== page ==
Compromise on Abortion? Print
By Austin Ruse   
Thursday, 23 July 2009

Only a deliberate suspension of disbelief can lead you to take Barack Obama at his word that he wants to reach common ground on abortion. His history as a doctrinaire abortion advocate and his actions as president belie his words. Sadly, many people who otherwise defend life, including many in Rome, have fallen for this almost blatantly phony rhetoric.

And now comes a prominent pro-lifer saying something quite similar to President Obama. Rocco Buttiglione is perhaps the most famous pro-life Catholic politician in Europe. A member of the Italian parliament, professor, and public intellectual, he famously was rejected as a European Commissioner because he holds standard Catholic beliefs on marriage, family and homosexuality.

In a just released interview with an Italian newspaper, Buttiglione says those who favor abortion rights today “recognize, thanks in part to scientific discoveries about the embryo and DNA, that the fetus is not a lump of blood in the body of a woman; the fetus is a life.” He sees this as an opportunity and he is right.

But he continues that pro-lifers made a mistake in the past by trying to “defend the unborn child against its own mother.” He argues, “God entrusts a child to its mother in such a special way, that to defend a child against the mother is just, but impossible.” The way to reduce abortions, he claims, is to “make the mother more free. The more free she is, the more difficult it will be for her to renounce the child.”

For these reasons, Buttiglione says he will no longer work to make abortion illegal. He will work to reduce the number of abortions. He wants to find common ground with abortion advocates.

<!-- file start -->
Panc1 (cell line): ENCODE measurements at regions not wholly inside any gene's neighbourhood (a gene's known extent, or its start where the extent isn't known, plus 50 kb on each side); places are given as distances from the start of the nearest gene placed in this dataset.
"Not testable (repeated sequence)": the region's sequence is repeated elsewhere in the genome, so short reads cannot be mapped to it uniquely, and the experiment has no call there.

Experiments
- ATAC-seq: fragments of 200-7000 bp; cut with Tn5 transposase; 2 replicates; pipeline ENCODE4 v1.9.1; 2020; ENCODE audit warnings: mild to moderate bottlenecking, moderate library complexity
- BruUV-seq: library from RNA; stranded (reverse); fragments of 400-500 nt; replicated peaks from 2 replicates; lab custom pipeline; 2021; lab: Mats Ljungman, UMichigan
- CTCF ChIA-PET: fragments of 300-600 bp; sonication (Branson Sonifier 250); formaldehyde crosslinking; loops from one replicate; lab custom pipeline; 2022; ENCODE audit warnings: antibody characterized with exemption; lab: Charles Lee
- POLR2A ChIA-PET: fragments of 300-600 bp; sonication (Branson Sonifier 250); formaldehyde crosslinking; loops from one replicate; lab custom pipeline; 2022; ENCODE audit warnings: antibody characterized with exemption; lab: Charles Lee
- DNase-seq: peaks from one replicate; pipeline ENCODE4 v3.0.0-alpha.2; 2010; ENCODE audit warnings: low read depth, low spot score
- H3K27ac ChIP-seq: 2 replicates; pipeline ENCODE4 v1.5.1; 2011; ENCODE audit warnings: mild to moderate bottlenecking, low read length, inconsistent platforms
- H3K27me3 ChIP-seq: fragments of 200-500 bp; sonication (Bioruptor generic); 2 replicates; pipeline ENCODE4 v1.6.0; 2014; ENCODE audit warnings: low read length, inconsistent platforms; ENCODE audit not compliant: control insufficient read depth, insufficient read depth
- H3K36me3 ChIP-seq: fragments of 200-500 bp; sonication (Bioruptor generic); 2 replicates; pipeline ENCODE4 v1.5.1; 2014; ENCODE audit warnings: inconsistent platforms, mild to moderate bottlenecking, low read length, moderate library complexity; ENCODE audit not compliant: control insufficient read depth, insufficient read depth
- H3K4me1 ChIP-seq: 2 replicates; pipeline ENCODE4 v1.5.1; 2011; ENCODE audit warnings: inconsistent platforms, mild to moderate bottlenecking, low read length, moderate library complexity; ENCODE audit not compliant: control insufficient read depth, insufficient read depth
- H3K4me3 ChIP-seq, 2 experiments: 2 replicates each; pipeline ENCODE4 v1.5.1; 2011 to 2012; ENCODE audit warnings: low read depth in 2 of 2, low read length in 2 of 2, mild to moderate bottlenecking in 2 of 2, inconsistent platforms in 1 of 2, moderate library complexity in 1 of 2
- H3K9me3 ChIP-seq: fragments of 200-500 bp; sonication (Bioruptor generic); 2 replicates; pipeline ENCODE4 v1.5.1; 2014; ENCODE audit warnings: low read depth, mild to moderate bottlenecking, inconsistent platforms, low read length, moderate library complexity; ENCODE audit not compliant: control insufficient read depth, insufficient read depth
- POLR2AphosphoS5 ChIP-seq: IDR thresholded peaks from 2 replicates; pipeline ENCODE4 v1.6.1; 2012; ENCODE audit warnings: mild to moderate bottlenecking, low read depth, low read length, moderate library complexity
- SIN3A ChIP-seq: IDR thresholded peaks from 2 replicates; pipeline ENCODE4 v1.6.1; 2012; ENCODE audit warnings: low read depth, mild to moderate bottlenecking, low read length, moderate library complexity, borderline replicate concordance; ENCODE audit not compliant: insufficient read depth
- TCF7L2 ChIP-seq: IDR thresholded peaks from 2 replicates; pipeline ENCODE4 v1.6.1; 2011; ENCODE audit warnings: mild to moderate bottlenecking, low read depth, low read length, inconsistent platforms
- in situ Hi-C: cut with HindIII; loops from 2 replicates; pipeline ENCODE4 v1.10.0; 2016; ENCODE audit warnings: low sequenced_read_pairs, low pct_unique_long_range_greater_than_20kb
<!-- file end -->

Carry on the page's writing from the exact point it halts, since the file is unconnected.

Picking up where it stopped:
There are many problems with Buttiglione’s analysis.

He is wrong that pro-lifers in the past set the child against the mother. That was done by abortion advocates who set up the child as the enemy within. A woman had the right to defend her life and her life-style from this little intruder. Naturally, pro-lifers defended the child. It was a necessity. In recent years, even this has begun to change. Perhaps Buttiglione has not heard the cutting edge woman-centered arguments of Feminists for Life, or post-abortive women who say there are two victims of abortion.

Buttiglione seems to regard advances in scientific knowledge of the unborn child not as a victory to build on but as a chance to compromise. It is precisely scientific and medical facts, however, that have profoundly changed the abortion debate. The first picture of baby on the refrigerator today is one in utero. Doctors routinely operate on unborn children these days, who are recognized to have brain waves and feel pain. A just released study makes the case that unborn children have memories. Now is not the time to compromise, but to press our scientific advantage.